The expected utility model (under uncertainty) differs from the theory of choice over non-stochastic commodity bundles in two important ways. First, in the expected utility model choice is made under uncertainty; the objects of choice are not deterministic outcomes, but rather probability distributions over the outcomes. Second, unlike the non-stochastic case, the expected utility model imposes a very specific restriction on the functional form of the preference function V(.). Mathematically speaking, the hypothesis that the preference function V(.) takes the form of a statistical expectation is equivalent to the condition that it be “linear in the probabilities.” In the Von Neumann-Morgenstern utility function, this assumption is a primary feature of the expected utility model and provides the basis for many of its observable implications and predictions . At this stage, it is important to distinguish between the preference function V(.) and the Von Neumann-Morgenstern utility function U(.) of an expected utility maximizer, particularly with respect to the mistaken belief that expected utility preferences are somehow “cardinal” in a sense that is not represented by preferences over non-stochastic commodity bundles. An expected utility function V(.) is “ordinal” because it may be subject to any in creasing transformation without affecting the validity of the representation. One important p roperty stems from the above characterization of utility function that U(x) be an increasing function of x. Rothschild and Stiglitz (1970, 1971) have generalized the notion of a mean preserving increase in risk to density functions or cumulative distribution functions. The algebraic condition for risk aversion generalizes to the condition that U”(x) < 0 for all x which implies that the Von Neumann-Morgenstern utility function U(.) is concave.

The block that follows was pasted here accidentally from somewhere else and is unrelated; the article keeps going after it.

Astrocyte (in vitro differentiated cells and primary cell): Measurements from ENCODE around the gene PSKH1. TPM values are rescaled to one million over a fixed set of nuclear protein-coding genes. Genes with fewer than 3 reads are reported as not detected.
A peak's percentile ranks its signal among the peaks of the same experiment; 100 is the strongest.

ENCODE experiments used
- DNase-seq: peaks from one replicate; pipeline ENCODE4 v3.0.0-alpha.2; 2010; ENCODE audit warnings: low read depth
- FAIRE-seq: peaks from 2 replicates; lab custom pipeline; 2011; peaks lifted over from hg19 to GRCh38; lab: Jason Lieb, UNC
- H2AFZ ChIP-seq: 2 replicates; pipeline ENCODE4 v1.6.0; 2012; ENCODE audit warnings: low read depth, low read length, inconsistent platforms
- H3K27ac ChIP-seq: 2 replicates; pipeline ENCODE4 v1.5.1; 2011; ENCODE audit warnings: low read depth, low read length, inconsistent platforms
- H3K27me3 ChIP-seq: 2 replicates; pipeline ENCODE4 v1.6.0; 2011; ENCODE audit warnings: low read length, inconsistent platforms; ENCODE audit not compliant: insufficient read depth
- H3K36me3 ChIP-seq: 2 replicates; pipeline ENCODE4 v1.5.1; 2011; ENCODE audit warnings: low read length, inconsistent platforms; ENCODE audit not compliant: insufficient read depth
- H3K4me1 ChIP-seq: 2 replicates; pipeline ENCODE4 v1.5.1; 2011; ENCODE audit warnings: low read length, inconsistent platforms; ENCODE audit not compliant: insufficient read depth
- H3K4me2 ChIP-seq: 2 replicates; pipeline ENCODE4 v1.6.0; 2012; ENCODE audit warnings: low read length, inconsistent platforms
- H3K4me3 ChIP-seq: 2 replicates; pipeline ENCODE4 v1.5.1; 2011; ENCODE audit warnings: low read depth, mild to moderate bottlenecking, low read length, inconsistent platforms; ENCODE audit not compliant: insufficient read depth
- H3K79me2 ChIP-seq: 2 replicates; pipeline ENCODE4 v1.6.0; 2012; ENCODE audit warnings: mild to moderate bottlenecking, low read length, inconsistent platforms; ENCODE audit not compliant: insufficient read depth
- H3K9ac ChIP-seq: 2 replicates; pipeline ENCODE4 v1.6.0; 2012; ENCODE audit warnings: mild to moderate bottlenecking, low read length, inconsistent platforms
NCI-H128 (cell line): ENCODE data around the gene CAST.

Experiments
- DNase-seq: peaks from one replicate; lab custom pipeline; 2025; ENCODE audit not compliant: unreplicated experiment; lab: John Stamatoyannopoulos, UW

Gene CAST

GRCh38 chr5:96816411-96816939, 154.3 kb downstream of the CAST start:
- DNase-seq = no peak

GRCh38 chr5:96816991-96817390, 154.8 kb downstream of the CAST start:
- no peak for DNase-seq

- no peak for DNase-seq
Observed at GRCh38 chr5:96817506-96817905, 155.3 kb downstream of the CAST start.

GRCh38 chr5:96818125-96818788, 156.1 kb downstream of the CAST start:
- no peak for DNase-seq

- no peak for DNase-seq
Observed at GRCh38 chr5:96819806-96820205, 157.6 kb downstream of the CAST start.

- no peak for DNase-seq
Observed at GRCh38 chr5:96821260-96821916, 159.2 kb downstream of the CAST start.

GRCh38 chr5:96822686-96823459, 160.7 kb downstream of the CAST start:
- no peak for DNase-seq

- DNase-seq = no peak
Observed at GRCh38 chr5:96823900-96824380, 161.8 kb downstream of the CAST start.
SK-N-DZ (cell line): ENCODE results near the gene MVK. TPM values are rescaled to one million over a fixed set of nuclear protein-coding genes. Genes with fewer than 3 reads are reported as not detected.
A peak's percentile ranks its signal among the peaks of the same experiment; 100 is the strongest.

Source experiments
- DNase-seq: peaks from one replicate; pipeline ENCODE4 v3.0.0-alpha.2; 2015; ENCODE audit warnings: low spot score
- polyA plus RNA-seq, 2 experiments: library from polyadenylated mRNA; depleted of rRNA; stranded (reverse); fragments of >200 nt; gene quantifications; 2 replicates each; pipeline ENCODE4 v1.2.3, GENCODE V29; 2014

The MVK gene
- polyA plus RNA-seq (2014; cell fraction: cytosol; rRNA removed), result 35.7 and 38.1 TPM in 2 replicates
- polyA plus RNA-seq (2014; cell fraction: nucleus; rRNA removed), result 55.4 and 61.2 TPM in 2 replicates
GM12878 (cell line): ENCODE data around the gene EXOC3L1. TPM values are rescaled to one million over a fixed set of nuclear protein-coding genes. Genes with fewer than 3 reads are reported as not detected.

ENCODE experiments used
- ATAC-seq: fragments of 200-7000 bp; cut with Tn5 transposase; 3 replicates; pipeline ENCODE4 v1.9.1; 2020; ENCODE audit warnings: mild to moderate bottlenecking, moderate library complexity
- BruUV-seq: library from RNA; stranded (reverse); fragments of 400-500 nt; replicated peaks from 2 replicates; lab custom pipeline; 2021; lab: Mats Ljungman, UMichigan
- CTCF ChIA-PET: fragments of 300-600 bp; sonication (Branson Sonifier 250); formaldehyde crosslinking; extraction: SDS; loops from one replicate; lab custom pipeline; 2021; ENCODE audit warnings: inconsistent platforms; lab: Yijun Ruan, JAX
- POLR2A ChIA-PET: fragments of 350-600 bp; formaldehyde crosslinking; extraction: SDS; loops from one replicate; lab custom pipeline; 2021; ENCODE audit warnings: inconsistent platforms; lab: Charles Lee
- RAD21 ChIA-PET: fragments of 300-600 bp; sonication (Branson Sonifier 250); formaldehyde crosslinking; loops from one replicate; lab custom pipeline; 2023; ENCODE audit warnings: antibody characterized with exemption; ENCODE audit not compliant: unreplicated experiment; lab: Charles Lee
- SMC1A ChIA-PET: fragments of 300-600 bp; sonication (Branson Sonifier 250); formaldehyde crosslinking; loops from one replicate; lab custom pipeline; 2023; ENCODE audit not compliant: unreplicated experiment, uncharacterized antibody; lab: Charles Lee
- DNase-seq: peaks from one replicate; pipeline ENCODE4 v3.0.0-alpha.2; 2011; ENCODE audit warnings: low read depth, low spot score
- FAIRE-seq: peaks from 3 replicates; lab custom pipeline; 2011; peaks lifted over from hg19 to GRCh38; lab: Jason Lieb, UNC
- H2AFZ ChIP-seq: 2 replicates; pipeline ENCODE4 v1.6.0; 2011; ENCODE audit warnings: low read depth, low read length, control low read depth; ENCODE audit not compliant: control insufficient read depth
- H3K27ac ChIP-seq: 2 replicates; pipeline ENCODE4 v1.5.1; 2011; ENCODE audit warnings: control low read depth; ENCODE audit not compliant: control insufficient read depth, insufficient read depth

Arrow (1971) and Pratt (1964) have contributed a great deal to analytical capabilities of the expected utility model for the study of behavior under uncertainty. They showed that the “degree” of concavity of the Von Neumann-Morgenstern utility function can be used to provide a measure of an expected utility maximizer’s degree of risk aversion. The curvature measure of R(x) – U”(x)/U’(x) is known as the Arrow-Pratt index of absolute risk aversion. The certainty equivalence and asset demand c onditions makes the Arrow-Pratt measure an important result in expected utility theory. Ross (1981) gave an alternative and stronger formulation of comparative risk aversion. According to Hey (1979), the application of the expected utility model extends to virtually all branches of economic theory, but much of the flavor of these can be sensed from Arrow’s (1974) analysis of the portfolio problem. If R(x) is a decreasing (increasing) function of the individual’s wealth level x, then it would mean that an increase in initial wealth will always increase (decrease) the demand for the risky asset if, and only if, U(.) exhibits “decreasing (increasing) absolute risk aversion in wealth.”

Finally, we focus on axiomatic developments in expected utility theory. There exist quite a few formal axiomatizations of the expected utility model in different contexts in Von Neumann-Morgenstern (1944), Marschak (1950), Herstein and Milnor (1953), and Savage (1954). Most of these axiomatizations proceed by specifying an outcome space and postulating that the individual’s preferences over probability distributions on the outcome space satisfy the following four axioms: completeness, transitivity, continuity, and the independence axiom. It is beyond the scope of this short piece to provide a derivation and explanation of these axioms and sketch a proof. Researchers have begun to develop alternative formulations of expected utility models by taking into account first order stochastic dominance preference and risk aversion.